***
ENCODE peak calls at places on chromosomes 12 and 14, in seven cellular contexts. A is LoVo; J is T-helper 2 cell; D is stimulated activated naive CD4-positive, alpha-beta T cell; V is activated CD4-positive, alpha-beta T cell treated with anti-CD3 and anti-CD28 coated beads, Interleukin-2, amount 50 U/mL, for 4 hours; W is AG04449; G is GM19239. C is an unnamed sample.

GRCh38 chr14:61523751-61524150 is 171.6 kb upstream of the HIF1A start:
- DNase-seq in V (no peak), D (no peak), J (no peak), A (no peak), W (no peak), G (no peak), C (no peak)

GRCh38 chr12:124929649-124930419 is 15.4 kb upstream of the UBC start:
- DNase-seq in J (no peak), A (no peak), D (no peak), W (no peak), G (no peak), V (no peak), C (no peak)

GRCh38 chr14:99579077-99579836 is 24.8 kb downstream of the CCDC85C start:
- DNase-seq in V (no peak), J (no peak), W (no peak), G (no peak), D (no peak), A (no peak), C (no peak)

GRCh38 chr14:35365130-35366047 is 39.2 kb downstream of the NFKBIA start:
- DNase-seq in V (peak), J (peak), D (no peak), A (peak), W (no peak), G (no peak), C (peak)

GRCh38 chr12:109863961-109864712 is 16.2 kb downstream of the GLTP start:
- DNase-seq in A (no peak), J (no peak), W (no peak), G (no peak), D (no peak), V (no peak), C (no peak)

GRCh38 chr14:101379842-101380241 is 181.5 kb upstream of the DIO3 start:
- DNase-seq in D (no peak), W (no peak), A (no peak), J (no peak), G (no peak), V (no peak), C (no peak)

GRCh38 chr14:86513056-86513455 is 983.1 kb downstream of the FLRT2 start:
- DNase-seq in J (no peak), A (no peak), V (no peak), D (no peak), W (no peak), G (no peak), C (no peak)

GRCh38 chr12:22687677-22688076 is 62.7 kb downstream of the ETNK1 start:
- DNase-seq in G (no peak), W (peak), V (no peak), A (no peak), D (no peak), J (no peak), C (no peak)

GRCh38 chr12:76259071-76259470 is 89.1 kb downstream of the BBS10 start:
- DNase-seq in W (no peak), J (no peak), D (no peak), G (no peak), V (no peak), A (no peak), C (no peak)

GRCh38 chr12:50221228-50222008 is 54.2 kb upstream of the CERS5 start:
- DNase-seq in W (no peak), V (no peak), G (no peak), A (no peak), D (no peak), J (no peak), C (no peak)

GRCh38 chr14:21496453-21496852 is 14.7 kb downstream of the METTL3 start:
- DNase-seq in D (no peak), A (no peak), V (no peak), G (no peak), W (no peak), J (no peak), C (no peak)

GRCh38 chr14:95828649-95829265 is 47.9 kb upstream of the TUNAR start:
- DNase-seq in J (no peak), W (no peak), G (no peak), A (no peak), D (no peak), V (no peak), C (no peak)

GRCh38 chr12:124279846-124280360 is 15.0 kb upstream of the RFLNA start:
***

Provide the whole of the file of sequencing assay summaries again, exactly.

ENCODE peak calls at places on chromosomes 12 and 14, in seven cellular contexts. A is LoVo; J is T-helper 2 cell; D is stimulated activated naive CD4-positive, alpha-beta T cell; V is activated CD4-positive, alpha-beta T cell treated with anti-CD3 and anti-CD28 coated beads, Interleukin-2, amount 50 U/mL, for 4 hours; W is AG04449; G is GM19239. C is an unnamed sample.

GRCh38 chr14:61523751-61524150 is 171.6 kb upstream of the HIF1A start:
- DNase-seq in V (no peak), D (no peak), J (no peak), A (no peak), W (no peak), G (no peak), C (no peak)

GRCh38 chr12:124929649-124930419 is 15.4 kb upstream of the UBC start:
- DNase-seq in J (no peak), A (no peak), D (no peak), W (no peak), G (no peak), V (no peak), C (no peak)

GRCh38 chr14:99579077-99579836 is 24.8 kb downstream of the CCDC85C start:
- DNase-seq in V (no peak), J (no peak), W (no peak), G (no peak), D (no peak), A (no peak), C (no peak)

GRCh38 chr14:35365130-35366047 is 39.2 kb downstream of the NFKBIA start:
- DNase-seq in V (peak), J (peak), D (no peak), A (peak), W (no peak), G (no peak), C (peak)

GRCh38 chr12:109863961-109864712 is 16.2 kb downstream of the GLTP start:
- DNase-seq in A (no peak), J (no peak), W (no peak), G (no peak), D (no peak), V (no peak), C (no peak)

GRCh38 chr14:101379842-101380241 is 181.5 kb upstream of the DIO3 start:
- DNase-seq in D (no peak), W (no peak), A (no peak), J (no peak), G (no peak), V (no peak), C (no peak)

GRCh38 chr14:86513056-86513455 is 983.1 kb downstream of the FLRT2 start:
- DNase-seq in J (no peak), A (no peak), V (no peak), D (no peak), W (no peak), G (no peak), C (no peak)

GRCh38 chr12:22687677-22688076 is 62.7 kb downstream of the ETNK1 start:
- DNase-seq in G (no peak), W (peak), V (no peak), A (no peak), D (no peak), J (no peak), C (no peak)

GRCh38 chr12:76259071-76259470 is 89.1 kb downstream of the BBS10 start:
- DNase-seq in W (no peak), J (no peak), D (no peak), G (no peak), V (no peak), A (no peak), C (no peak)

GRCh38 chr12:50221228-50222008 is 54.2 kb upstream of the CERS5 start:
- DNase-seq in W (no peak), V (no peak), G (no peak), A (no peak), D (no peak), J (no peak), C (no peak)

GRCh38 chr14:21496453-21496852 is 14.7 kb downstream of the METTL3 start:
- DNase-seq in D (no peak), A (no peak), V (no peak), G (no peak), W (no peak), J (no peak), C (no peak)

GRCh38 chr14:95828649-95829265 is 47.9 kb upstream of the TUNAR start:
- DNase-seq in J (no peak), W (no peak), G (no peak), A (no peak), D (no peak), V (no peak), C (no peak)

GRCh38 chr12:124279846-124280360 is 15.0 kb upstream of the RFLNA start: